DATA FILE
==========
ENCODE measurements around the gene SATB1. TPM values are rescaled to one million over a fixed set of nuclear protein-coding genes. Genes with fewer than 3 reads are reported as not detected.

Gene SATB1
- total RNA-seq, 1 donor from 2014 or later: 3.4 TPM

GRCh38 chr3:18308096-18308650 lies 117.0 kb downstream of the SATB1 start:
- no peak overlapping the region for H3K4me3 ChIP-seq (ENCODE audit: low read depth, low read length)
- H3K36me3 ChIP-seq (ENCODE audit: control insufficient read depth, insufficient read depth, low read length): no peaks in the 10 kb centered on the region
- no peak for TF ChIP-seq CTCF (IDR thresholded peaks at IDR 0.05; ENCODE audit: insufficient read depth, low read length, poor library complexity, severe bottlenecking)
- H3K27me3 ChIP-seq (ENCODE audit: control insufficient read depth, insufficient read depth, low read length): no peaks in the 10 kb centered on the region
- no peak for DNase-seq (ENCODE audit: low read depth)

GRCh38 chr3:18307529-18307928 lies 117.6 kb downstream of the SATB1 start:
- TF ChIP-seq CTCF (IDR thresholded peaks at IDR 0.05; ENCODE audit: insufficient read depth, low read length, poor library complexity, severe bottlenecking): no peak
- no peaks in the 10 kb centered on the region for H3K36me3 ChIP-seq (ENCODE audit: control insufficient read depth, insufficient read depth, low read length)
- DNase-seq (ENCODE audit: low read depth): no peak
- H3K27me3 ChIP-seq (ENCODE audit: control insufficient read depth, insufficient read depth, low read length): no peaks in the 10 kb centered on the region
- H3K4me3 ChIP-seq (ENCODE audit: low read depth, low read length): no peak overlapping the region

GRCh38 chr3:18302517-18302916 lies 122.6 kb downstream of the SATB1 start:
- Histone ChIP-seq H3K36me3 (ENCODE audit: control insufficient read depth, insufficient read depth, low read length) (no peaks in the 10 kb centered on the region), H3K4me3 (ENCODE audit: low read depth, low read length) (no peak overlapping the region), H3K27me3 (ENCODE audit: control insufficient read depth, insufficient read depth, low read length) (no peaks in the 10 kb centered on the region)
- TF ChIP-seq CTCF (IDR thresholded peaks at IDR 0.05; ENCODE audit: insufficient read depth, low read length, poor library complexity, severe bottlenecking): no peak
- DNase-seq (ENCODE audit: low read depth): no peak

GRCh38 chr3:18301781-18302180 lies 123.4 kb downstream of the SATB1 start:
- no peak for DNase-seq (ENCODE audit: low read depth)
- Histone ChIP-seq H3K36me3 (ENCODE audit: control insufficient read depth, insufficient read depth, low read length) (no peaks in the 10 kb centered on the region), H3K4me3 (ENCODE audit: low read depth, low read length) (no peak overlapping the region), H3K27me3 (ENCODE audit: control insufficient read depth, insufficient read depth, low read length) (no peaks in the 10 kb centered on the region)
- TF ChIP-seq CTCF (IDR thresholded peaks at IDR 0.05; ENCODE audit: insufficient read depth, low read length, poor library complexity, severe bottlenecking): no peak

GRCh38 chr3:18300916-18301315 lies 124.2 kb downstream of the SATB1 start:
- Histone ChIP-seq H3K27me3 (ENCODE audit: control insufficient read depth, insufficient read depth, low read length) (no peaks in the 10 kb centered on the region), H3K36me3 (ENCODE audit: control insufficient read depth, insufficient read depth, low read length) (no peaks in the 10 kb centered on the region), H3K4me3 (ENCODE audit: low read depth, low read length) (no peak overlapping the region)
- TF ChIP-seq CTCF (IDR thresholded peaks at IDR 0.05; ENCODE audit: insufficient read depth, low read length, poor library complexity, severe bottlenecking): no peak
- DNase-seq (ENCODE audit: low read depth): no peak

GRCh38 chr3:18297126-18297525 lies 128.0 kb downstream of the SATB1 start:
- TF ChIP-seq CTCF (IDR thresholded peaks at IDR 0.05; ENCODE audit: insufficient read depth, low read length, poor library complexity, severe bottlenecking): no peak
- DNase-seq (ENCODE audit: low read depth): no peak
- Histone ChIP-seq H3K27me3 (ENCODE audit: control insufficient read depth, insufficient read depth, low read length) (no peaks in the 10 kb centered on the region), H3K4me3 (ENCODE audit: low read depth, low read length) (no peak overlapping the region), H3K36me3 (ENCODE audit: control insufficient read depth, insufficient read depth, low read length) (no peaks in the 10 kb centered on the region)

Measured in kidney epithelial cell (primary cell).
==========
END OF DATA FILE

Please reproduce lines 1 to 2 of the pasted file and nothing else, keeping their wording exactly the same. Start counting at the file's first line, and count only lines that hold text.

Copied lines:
ENCODE measurements around the gene SATB1. TPM values are rescaled to one million over a fixed set of nuclear protein-coding genes. Genes with fewer than 3 reads are reported as not detected.

Gene SATB1